That said, there are some universal truths about how to create a healthier diet—or healthier plate—that apply to everyone:

  • Fill half your plate with fruits and veggies. Get creative with produce by trying an assortment of colors and textures.
  • Experiment with different grains. Try substituting whole grains for refined grains in recipes.
  • Choose lean protein foods. Vary your choices to include seafood, beans, peas, and lentils, as well as eggs, lean cuts of meat and poultry prepared in a healthful way, such as baked or grilled instead of fried.
  • Complete your meal with dairy. Include low-fat or fat-free options like milk, yogurt, cheese, calcium-fortified soymilk, or lactose-free milk.

Keep things fresh by trying different meals
Following the simple guidance outlined above can not only make a big difference in a person’s overall health, but it can be fun and flavorful too. Here are some delicious ideas to change up your breakfast, lunch, and dinner that reflect some of the many cultural cuisines found in our own communities. These healthy alternatives highlight the importance of cultural competency in coaching and the amazing range of options we have for personalizing our plates, together.

Latin AmericaAsian IndianFilipino
BreakfastScrambled egg with tomato, onion and peppers in a corn tortilla or arepa with cheeseBesan cheela (savory pancakes made with chickpea flour and vegetables) with extra tomatoes and spinach on the side, and a cooked eggArroz caldo (chicken and rice porridge with ginger and garlic) with boiled egg, sautéed leafy
greens, and fruit
LunchBean and cheese empanada (stuffed pastry) with a mango and jicama saladRajma (kidney beans in onion, tomato sauce and spices ) with brown rice and a green, leafy vegetable of your choiceKare-kare (beef oxtail soup with peanut butter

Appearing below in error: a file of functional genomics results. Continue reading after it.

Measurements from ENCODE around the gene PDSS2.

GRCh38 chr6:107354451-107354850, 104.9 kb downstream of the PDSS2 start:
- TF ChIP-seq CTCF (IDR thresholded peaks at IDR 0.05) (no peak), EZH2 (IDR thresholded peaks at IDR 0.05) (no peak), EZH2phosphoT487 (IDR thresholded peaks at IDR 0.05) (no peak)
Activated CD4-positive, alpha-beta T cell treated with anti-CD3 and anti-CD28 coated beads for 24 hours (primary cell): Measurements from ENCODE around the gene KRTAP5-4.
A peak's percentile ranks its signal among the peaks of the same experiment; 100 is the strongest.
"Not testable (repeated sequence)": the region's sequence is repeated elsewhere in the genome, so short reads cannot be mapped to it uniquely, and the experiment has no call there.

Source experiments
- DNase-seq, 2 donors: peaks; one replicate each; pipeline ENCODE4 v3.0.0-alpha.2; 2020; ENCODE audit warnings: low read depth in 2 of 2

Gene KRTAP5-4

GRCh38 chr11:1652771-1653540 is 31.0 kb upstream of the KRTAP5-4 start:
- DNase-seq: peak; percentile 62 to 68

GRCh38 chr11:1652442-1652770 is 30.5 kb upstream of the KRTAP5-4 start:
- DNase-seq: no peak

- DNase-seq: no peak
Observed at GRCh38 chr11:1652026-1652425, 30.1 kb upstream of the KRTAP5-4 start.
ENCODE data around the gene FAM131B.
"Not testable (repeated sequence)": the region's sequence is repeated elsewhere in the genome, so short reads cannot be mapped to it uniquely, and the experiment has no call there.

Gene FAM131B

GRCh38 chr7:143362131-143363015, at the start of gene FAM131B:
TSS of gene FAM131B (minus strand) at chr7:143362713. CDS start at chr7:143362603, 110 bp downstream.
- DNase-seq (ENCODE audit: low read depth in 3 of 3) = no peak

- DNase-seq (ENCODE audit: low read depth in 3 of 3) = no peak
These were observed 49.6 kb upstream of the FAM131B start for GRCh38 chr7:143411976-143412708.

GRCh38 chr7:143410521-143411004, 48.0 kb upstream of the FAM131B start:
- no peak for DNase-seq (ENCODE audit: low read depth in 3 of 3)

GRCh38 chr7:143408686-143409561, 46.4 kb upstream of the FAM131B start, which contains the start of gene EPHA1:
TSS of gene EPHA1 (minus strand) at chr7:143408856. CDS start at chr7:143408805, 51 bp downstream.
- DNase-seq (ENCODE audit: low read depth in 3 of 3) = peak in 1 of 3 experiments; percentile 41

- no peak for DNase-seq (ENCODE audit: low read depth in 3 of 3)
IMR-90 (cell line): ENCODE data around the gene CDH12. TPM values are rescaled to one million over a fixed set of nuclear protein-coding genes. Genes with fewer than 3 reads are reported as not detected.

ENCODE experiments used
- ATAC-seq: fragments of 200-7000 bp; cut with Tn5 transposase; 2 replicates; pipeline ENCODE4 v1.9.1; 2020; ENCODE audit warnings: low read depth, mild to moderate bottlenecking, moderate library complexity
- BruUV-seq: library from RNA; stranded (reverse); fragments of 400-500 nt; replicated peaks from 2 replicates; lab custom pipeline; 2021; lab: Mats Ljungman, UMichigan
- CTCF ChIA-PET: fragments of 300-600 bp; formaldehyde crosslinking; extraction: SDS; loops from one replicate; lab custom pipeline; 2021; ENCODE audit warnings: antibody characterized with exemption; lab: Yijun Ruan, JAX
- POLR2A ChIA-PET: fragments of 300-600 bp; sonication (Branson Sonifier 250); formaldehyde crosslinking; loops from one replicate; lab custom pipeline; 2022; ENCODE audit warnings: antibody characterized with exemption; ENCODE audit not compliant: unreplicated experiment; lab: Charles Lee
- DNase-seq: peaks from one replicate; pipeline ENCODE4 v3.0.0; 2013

and vegetables) with steamed brown rice and
DinnerA cup of sancocho (meat and root vegetable stew) with green salad and yogurt and berries for dessertLaal maas (lamb in hot garlic sauce) with brown rice, vegetable raita (yogurt dip), and a nonstarchy vegetable like cauliflowerGinisang gulay (sautéed vegetables), with shrimp, steamed brown rice and melon

Healthy alternatives highlight the importance of cultural competency

Learn more about National Nutrition Month
National Nutrition Month is an opportunity for everyone to learn about making informed food choices and developing healthful eating and physical activity habits that they can put to use throughout the year.

For more information about the annual event, you can visit

We also encourage you to check out our recent post on culture at

WellSpark’s Commitment to Cultural Competency – Understanding Workplace Culture and Beyond

An employee struggling with their health isn’t just a person with a weight problem or a diabetes diagnosis.

Factors like support systems, mental health issues, socioeconomic struggles, and cultural differences, to mention a few, can seriously affect someone’s health. A lot of wellness programs ignore these factors that make up the totality of a person’s life. They may try to fit people into a one-size-fits-all box. But we know this isn’t the best way to go about making lifestyle changes that last, in this case, for everyone.

Everyone, and every job, has a different culture. With culture comes unique languages, diets, schedules, environments, beliefs, and general practices. So, when wellness programs introduce a ‘one size fits all’ program for a workforce, how do we expect these programs to succeed for everyone? Everyone’s health is their own. It’s personal. Every program designed to help people get and stay on a healthy path needs to connect with each individual’s life.

At WellSpark, we believe that to engage people in health programs, you must make the program relevant to that person’s culture and life. Nutrition education needs to be about what people eat in their everyday life, not just lessons about the standard programming of the western American diet. Typical exercise and activity programming needs to be more than going to a gym. It could include things like dancing with your extended family after a holiday meal. And while you might conjure up thoughts of a holiday meal served on plates, at a table gathering, with everyone conversing, for others, it might look different – served in a communal bowl, sitting on the floor, with minimal conversation – creating a connection to one’s culture.